What they really want, though, is to stop people from drinking altogether.


    I wish they'd be honest... (none / 0) (#7)
    by kdog on Wed Nov 05, 2008 at 01:08:09 PM EST
    about their tyrannical intentions, I think they've got a lot of people fooled as to what their goals are.

    Good luck with that temperance movement "Big Mother", it worked so well the first go round, as the current drug war is working so well:)


    Mothers unhinged (none / 0) (#4)
    by jondee on Wed Nov 05, 2008 at 12:52:47 PM EST
    by tragedy is another way of putting it.

    There's a righteous crusader born every minute.


    And we've got the crappy... (none / 0) (#5)
    by kdog on Wed Nov 05, 2008 at 12:58:59 PM EST
    federal and state laws from coast to coast to prove it.

    Rule of Thumb...laws named after specific victims of a tragic crime or event tend to be the absolute worst.


    As are groups... (5.00 / 0) (#8)
    by MileHi Hawkeye on Wed Nov 05, 2008 at 01:12:07 PM EST
    ...with initials that spell out "cute" things--like MADD and DARE.  

    They serve (none / 0) (#11)
    by jondee on Wed Nov 05, 2008 at 01:40:23 PM EST
    the function of providing so-called "closure" to victims and provide unlimited grandstanding and flog-your-opponents oppurtunties for do-nothing, think-nothing pols.

    I dont know how we get around the perrennial dynamic of people seeking redress through the state, though. It's sorta the nature of the beast.


    A direct consequence (none / 0) (#9)
    by Abdul Abulbul Amir on Wed Nov 05, 2008 at 01:25:32 PM EST
    In addition to the disappointing outcome of California's Proposition 8, banning gay marriage

    This is a direct consequence of the California Supreme Court deciding that the definition of marriage was a constitutional rather than a legislative issue.  Personally, I feel that the definition of marriage is an issue for a legislature accountable to voters to decide.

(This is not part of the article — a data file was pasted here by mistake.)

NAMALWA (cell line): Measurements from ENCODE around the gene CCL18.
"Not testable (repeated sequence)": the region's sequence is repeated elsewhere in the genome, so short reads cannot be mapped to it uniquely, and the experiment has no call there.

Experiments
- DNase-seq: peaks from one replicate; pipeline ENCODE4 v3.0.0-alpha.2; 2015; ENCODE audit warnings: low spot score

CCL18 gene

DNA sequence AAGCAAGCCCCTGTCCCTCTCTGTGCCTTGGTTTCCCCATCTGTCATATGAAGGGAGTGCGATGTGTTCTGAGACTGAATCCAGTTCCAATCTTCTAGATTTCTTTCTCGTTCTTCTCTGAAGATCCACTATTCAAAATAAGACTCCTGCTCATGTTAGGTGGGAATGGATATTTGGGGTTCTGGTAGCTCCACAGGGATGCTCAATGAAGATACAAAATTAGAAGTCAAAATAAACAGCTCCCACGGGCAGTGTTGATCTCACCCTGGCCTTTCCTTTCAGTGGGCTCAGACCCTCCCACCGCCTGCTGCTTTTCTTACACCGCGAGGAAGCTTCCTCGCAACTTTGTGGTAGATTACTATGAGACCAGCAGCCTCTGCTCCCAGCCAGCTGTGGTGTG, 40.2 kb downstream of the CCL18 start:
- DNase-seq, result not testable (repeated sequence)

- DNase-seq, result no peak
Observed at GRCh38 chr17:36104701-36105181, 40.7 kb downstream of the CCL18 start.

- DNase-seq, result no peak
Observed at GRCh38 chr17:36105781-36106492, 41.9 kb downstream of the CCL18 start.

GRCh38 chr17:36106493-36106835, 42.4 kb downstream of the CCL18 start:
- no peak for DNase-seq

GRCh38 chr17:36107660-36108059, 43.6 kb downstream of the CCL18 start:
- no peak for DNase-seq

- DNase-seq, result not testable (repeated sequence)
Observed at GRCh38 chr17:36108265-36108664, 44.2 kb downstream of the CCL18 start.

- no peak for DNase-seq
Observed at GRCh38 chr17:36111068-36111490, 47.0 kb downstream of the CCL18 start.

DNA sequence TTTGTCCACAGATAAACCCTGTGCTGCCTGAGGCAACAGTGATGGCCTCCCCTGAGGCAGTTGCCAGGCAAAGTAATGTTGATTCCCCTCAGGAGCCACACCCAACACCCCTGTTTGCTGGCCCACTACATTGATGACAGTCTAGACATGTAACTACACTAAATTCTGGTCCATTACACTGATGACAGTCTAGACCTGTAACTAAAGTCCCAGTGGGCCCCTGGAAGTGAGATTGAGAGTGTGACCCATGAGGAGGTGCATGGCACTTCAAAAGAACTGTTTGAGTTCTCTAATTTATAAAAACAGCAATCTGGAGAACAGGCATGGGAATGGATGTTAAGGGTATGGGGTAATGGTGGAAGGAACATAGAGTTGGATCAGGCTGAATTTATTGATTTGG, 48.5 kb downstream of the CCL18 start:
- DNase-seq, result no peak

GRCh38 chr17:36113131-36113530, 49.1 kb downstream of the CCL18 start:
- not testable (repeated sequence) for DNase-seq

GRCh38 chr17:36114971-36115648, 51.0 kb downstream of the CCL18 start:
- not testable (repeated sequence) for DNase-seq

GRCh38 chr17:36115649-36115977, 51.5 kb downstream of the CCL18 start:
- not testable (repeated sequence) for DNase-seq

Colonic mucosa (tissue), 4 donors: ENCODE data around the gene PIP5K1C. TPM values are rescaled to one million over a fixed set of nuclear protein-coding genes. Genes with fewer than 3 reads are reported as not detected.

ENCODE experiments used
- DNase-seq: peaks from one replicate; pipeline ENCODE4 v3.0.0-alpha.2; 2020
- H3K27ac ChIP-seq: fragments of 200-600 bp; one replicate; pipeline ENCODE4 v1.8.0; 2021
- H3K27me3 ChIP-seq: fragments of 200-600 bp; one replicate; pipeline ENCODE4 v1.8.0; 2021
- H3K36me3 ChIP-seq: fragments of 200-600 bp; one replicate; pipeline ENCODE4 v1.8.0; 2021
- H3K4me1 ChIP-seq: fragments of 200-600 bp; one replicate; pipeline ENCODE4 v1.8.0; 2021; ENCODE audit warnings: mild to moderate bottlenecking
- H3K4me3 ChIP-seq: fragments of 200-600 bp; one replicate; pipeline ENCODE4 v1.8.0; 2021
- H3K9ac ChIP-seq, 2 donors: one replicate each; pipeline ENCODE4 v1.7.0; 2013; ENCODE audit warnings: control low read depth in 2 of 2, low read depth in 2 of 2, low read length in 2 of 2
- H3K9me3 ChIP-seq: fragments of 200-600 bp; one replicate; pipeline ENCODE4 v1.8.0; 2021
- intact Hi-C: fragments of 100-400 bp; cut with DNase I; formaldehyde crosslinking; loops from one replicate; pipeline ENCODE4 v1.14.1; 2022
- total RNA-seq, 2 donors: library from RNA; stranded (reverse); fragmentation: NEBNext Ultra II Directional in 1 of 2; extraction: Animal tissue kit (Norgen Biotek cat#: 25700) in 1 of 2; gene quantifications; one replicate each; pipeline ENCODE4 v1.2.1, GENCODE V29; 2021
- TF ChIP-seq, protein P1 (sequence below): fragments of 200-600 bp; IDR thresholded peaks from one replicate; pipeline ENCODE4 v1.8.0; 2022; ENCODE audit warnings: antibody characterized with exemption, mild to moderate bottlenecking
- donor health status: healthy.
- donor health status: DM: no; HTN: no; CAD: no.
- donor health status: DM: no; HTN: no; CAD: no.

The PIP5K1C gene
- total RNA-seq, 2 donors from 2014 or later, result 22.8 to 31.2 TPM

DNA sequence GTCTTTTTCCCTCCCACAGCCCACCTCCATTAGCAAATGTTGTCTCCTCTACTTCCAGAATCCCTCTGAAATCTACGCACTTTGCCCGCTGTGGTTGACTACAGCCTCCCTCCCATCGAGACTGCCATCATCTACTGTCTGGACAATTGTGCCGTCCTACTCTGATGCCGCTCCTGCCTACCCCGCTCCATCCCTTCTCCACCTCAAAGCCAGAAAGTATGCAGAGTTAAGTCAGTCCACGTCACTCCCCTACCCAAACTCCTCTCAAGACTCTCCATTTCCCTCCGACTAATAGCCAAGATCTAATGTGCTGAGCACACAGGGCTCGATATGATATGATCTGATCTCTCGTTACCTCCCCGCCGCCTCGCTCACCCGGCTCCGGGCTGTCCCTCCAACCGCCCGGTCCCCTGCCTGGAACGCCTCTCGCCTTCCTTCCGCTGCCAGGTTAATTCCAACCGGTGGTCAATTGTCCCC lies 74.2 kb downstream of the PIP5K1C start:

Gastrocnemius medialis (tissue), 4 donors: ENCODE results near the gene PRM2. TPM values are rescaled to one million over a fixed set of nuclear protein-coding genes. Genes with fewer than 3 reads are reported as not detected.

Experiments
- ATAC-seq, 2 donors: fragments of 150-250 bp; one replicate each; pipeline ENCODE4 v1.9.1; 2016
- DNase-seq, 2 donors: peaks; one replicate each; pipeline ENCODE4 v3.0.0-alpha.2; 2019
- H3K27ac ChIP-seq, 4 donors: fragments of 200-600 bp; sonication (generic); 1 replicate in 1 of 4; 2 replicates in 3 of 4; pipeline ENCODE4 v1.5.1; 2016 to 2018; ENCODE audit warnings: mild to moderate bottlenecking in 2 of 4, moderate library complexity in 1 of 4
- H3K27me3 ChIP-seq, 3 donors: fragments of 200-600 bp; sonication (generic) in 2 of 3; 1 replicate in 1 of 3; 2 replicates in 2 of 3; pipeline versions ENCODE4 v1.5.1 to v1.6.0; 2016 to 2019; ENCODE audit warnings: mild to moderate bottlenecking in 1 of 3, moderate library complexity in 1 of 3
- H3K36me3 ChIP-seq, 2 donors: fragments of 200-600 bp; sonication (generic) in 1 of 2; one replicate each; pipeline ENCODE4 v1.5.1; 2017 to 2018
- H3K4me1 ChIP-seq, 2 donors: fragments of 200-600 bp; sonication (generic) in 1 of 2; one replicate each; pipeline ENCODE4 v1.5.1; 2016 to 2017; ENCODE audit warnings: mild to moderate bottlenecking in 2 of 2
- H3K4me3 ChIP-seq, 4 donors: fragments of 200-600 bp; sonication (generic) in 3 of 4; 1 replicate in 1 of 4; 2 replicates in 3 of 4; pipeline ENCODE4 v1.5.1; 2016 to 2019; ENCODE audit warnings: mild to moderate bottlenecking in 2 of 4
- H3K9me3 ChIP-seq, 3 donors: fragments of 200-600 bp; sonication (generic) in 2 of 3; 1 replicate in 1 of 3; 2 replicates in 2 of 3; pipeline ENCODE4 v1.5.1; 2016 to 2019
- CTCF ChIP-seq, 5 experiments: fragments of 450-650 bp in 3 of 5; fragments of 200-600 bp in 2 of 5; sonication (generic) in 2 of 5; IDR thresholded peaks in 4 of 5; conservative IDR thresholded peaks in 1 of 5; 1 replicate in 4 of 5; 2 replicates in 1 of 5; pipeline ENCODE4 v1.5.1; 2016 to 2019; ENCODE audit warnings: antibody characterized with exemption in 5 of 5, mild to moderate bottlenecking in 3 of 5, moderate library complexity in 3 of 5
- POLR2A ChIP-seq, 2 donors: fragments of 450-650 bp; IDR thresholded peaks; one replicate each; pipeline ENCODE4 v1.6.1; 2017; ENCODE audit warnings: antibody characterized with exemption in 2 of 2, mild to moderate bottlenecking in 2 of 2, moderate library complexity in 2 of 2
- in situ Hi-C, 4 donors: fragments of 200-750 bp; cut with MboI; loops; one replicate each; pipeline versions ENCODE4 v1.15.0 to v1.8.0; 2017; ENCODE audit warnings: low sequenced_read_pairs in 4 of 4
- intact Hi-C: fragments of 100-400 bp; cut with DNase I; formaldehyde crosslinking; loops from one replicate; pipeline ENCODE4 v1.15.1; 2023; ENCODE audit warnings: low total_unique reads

I think.... (none / 0) (#10)
    by kdog on Wed Nov 05, 2008 at 01:35:04 PM EST
    the definition of marriage is for each individual, and each couple, to decide.

    Nobody owns the word.


    That is certainly true on one level (none / 0) (#14)
    by Abdul Abulbul Amir on Wed Nov 05, 2008 at 02:34:34 PM EST

    If you or I want to we are quite free do call an association of one person, two goldfish, and three bars of soap a "marriage."   We are all still free to do that, even in California.  This was only about what the state of california recognizes as marriage.

    That the process (none / 0) (#17)
    by Abdul Abulbul Amir on Wed Nov 05, 2008 at 09:08:15 PM EST

    Thats all part of the process.  

    So what? (none / 0) (#19)
    by Abdul Abulbul Amir on Thu Nov 06, 2008 at 07:33:06 AM EST

    The governor is responsible to the voters.  His actions matter more than BS rhetoric.

    I don't agree with Chris on some things (none / 0) (#13)
    by hairspray on Wed Nov 05, 2008 at 02:01:19 PM EST
    but he was correct when he said that parole hearing were not the place for the victims family (all 25 of them if wanted) to shout out their need for revenge.  This is going back to biblical times where the victims family had the right to extract a pound of flesh from the criminal. As a civil society we have moved beyond that and the state legislates appropriate penalties.  Victim's rights are simply a forum for grieving and revenge.